The Most Unsustainable Exotic Woods In The World

There are hundreds of types of exotic woods including some that should be avoided altogether.  These include things like ebony, wenge and Brazilian mahogany. With that in mind, let’s take a look at some of the most unsustainable exotic woods on the planet.


Rosewood is the most widely traded illegal product in the entire world and is referred to as the ivory of the forest. One of the main problems with using this type of wood is that it is near impossible to replace it as quickly as we can harvest it since rosewoods take an incredibly long time to grow.

Moreover, rosewood tends to grow in endangered forests and in some places, the trees are as close to extinction as you could get. Areas like Southeast Asia and Madagascar are some of the worst affected countries due to the high demand for rosewood furniture.

As a result of this, there is a worrying illegal rosewood trade in Madagascar which has removed all of the mature rosewood trees on the island. The main issue with removing these trees is the impact it has on wildlife. For example, lemurs are native to Madagascar and use the trees as shelter; if they are removed, it won’t be long before these already endangered animals decline in number even more.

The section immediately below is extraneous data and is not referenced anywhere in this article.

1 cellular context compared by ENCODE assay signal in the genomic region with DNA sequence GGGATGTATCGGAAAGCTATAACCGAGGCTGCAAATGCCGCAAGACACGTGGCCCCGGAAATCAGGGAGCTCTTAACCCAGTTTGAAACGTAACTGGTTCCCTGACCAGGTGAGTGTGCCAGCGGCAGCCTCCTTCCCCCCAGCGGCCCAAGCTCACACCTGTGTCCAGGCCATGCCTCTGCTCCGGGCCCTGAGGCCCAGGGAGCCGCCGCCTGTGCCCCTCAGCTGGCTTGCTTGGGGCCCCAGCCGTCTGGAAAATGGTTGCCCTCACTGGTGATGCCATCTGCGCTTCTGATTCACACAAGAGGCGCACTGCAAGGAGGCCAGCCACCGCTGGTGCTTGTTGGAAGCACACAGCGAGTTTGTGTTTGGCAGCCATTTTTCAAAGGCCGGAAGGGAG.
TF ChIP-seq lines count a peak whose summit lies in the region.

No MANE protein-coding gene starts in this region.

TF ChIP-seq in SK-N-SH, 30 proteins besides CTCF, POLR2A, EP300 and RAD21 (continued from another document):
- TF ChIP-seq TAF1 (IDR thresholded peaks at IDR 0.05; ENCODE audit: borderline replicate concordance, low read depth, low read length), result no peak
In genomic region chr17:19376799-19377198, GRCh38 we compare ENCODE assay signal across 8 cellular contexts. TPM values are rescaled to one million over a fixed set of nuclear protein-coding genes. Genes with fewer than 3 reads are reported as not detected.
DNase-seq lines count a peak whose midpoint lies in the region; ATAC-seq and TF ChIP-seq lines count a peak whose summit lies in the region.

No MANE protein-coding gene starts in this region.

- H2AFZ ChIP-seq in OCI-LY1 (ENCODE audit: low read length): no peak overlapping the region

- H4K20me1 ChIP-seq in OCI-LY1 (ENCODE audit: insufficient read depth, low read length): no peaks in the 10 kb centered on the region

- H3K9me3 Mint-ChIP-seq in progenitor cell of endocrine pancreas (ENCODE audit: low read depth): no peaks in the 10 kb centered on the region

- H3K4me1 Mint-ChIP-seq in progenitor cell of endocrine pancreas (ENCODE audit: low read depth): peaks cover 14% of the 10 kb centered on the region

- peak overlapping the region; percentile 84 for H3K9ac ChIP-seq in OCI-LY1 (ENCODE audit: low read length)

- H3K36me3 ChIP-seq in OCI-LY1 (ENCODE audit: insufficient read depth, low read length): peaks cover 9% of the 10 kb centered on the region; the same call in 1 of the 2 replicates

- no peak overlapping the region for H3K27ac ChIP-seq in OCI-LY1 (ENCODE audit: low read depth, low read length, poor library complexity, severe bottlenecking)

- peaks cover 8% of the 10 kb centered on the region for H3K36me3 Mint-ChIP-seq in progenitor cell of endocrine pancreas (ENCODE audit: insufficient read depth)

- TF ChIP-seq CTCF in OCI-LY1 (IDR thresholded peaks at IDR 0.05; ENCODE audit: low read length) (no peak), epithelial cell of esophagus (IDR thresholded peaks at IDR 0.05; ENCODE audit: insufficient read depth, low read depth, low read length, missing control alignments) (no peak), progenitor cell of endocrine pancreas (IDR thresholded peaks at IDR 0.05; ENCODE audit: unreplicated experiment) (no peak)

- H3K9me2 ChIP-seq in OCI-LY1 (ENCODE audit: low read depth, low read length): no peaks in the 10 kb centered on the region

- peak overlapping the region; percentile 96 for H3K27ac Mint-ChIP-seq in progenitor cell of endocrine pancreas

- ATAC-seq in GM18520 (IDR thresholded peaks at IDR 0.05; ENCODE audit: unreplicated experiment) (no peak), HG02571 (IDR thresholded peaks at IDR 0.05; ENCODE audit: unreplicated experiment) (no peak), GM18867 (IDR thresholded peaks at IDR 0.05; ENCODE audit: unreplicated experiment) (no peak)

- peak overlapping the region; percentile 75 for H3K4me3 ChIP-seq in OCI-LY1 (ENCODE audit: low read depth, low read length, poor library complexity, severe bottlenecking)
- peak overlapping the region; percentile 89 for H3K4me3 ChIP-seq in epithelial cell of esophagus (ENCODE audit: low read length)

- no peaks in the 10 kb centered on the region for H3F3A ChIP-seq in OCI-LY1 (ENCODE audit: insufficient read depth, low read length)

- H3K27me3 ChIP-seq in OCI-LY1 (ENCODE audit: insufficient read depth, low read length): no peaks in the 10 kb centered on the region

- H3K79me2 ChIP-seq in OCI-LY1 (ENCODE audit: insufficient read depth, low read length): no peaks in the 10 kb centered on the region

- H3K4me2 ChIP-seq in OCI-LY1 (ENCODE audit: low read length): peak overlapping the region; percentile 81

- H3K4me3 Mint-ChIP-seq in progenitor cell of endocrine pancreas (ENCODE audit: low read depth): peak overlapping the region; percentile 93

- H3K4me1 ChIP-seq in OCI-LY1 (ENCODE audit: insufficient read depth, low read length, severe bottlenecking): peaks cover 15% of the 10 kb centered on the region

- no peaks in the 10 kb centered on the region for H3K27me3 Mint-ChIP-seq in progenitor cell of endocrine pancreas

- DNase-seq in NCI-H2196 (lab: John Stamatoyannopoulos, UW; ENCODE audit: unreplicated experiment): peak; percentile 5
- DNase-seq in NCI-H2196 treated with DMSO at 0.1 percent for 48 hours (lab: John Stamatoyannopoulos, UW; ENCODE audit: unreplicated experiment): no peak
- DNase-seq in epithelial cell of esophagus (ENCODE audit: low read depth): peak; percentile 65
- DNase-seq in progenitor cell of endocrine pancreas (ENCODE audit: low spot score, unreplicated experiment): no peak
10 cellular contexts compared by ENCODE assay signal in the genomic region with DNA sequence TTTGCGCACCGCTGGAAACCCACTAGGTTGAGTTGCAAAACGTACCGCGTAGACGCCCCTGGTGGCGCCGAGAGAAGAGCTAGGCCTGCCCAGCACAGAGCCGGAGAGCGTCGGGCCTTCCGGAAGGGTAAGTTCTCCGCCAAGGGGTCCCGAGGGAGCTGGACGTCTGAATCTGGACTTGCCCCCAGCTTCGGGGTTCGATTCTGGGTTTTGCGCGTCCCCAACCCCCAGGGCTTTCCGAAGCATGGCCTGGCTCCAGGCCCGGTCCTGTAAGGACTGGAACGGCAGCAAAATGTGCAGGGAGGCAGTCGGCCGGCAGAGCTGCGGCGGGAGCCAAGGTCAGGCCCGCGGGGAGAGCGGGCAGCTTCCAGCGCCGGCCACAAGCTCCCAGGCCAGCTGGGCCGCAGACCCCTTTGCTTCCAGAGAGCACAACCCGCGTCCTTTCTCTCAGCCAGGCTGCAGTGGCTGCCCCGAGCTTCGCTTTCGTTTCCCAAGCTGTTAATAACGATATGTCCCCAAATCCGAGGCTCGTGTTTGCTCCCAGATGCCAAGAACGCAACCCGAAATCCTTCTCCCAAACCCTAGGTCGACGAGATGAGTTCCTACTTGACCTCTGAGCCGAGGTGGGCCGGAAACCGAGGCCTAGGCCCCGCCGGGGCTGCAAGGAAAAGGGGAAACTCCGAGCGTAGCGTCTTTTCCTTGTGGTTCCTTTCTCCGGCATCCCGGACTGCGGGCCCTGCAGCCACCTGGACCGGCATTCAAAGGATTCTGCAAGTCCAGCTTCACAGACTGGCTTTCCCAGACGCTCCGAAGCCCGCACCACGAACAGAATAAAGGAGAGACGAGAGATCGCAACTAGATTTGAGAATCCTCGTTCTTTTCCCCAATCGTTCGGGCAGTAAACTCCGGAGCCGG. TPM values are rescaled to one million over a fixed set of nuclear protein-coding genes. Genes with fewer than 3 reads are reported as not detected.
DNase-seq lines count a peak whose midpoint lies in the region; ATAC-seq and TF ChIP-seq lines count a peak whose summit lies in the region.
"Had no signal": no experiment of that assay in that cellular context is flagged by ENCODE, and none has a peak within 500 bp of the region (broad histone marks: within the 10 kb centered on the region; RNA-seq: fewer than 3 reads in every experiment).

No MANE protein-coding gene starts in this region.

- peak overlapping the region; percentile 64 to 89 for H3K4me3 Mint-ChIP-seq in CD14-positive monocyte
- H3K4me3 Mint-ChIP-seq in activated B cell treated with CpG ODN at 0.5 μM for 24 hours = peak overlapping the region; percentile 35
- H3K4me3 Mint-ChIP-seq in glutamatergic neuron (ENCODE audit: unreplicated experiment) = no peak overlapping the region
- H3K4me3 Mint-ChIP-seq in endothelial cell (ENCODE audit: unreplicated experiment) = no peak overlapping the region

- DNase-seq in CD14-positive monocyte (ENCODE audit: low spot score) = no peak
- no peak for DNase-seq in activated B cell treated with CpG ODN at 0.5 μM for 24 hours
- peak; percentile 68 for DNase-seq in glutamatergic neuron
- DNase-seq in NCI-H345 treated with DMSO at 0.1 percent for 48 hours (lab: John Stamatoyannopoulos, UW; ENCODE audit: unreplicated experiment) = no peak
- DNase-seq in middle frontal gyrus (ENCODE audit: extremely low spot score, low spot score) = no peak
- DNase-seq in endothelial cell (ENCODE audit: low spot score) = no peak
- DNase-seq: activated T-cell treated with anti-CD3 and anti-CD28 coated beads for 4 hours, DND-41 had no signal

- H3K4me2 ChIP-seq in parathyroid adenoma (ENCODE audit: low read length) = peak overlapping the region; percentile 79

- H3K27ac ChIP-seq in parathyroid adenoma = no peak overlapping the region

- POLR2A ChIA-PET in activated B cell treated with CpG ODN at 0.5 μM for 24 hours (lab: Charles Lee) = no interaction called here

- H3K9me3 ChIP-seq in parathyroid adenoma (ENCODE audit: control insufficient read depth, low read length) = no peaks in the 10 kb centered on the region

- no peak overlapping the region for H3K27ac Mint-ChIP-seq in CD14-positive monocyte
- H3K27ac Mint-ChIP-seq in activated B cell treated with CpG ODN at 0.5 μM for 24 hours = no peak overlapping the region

Teak is one hardwood that really ought to be avoided. However, it is praised for how well it performs as a flooring material as well as for its use in furniture making. Teak is incredibly resistant and is extremely unlikely to suffer from rot.

But the problem is that this is one of the least sustainable woods and in areas like India and Thailand, the teak tree is now seriously endangered because of how much overharvesting it has suffered.

Still, the demand for teak and teak products is still alarmingly high. There are plantations being set up in Africa and South America. While this does introduce more teak trees, this is at the cost of the native trees in these countries.


People are attracted to purpleheart because of its gorgeous purple colour. On top of this, it is one of the most durable and resistant hardwoods on the planet. However, these properties mean that it is in high demand and has now become so rare that it’s as good as extinct.